Speaking of Ron Johnson....this editorial is from the daily newspaper in Wausau:
The federal debt and deficit is a big, serious problem. It's not necessary to believe that the U.S. is mere days away from a Greece-like collapse … we have common ground with U.S. Sen. Ron Johnson, who visited Wausau last week for an interview with the Wausau Daily Herald Editorial Board … like fellow GOP members of the Wisconsin delegation … likes to illustrate the problem with a series of charts and graphs that show the run-up in government spending, debt and deficit through the past 20 years or so.
The problem is that beyond the graphs, it's not clear what Johnson's plan is to address any of it. The senator said his goal is to "try to get people to wake up" about these issues … but the words "I have introduced legislation that..." or "I've sponsored a bill to..." never left his lips … we're disturbed that Johnson seems to think that telling people about his views on the federal deficit is a satisfactory use of his role as one of this nation's 100 U.S. senators. It's not even close to enough. If he's serious about advancing his causes, he needs to do so through legislation, not lectures.
Johnson still argues like someone who is trying to score points, not someone who is trying to solve problems. Many of his arguments felt more like campaign talking points than the serious consideration of a budget hawk … Johnson acts as if the most important thing he can do is fight short-term political battles. We don't think that is what Wisconsin voters sent him to Washington to do.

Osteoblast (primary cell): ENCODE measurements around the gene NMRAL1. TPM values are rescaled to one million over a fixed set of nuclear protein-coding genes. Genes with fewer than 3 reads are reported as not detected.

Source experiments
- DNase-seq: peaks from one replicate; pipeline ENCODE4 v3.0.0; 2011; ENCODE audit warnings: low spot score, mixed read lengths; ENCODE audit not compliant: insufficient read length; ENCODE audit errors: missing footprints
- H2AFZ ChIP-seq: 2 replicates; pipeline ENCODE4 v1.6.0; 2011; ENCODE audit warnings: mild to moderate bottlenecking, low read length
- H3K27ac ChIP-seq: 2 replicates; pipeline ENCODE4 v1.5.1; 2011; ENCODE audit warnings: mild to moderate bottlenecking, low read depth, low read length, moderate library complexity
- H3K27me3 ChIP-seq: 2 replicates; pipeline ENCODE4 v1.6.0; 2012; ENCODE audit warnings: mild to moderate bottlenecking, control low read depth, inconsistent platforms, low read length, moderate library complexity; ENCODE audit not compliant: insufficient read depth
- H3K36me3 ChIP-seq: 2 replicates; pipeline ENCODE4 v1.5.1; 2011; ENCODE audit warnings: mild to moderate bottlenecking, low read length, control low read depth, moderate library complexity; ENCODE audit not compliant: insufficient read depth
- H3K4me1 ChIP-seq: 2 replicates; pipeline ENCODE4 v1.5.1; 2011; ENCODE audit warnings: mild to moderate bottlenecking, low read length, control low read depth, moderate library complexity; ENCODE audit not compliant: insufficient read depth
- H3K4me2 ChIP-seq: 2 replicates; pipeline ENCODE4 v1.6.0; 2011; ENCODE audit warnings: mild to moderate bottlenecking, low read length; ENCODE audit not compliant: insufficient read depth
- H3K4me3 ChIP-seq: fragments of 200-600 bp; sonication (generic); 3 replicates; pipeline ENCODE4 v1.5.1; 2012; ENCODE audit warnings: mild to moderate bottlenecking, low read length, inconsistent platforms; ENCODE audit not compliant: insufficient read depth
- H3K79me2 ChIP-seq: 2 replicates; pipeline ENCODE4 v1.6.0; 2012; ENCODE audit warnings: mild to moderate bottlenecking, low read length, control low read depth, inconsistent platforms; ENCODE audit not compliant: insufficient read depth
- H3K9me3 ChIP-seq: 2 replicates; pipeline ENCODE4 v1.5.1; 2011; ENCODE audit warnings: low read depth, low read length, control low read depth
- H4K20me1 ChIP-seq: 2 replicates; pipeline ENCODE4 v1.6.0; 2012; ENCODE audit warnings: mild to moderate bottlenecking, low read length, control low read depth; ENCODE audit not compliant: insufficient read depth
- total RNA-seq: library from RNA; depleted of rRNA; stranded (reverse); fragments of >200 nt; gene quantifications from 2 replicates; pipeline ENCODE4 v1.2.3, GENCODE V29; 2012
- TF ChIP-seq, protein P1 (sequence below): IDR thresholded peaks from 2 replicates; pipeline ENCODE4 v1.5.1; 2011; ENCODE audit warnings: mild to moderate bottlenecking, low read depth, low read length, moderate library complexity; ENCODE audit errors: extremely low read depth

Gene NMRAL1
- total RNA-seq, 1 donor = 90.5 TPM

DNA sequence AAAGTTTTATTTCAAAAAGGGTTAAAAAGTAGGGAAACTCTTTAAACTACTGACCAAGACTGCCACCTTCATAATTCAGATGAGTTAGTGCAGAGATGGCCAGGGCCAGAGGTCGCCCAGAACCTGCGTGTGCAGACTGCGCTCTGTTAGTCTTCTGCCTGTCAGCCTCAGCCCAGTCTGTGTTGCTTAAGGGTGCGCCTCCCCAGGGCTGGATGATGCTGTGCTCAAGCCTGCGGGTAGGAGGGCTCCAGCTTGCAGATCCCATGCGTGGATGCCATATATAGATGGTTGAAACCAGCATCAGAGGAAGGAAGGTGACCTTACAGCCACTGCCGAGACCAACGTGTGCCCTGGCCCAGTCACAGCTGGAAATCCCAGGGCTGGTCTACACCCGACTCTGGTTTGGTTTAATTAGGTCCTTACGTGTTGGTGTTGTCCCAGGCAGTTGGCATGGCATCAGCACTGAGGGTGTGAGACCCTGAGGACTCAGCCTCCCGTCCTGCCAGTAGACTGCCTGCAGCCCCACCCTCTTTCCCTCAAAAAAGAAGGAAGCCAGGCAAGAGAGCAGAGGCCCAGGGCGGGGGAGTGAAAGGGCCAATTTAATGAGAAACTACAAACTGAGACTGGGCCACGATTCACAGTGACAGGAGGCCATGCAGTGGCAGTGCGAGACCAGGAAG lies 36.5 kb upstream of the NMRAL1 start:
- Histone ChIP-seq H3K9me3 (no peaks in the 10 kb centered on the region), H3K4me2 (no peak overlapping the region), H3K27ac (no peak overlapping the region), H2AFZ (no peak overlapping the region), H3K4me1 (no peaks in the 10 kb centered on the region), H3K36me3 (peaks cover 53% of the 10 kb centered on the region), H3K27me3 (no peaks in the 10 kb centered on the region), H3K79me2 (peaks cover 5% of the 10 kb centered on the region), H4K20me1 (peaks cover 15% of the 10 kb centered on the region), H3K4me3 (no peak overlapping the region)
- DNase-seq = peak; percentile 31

It's clear from his words and actions that Johnson takes an all-or-nothing view of many issues and is not inclined toward incremental change. On the federal health care reform law, he said that the U.S. Supreme Court is now deciding whether Americans will preserve "that last, little bit of freedom" -- implying, we suppose, that if the law is not overturned, we all are doomed to slavery. He's shown no interest in fixing the parts of the health care law that he objects to while preserving those policies around which there is broad consensus -- things like closing the Medicare Part D "doughnut hole," ending pre-existing condition exclusions and establishing health care payment models that pay for performance rather than for the quantity of procedures.
To Johnson, there is no nuance; it's purely black and white. He takes the same view, evidently, of federal budget battles. That may play well on the campaign trail, but it is a terrible way to get things done. It's past time for Johnson to get serious about the substance of his job, not just the message.
You wonder how much damage Howard Curler did to Bemis sticking his son, Jeff, in as the head and creating Pacur for his son, Patrick, and son-in-law, Ron Johnson. Bemis is locked in to be Pacur's customer and was Pacur's only customer for a long time.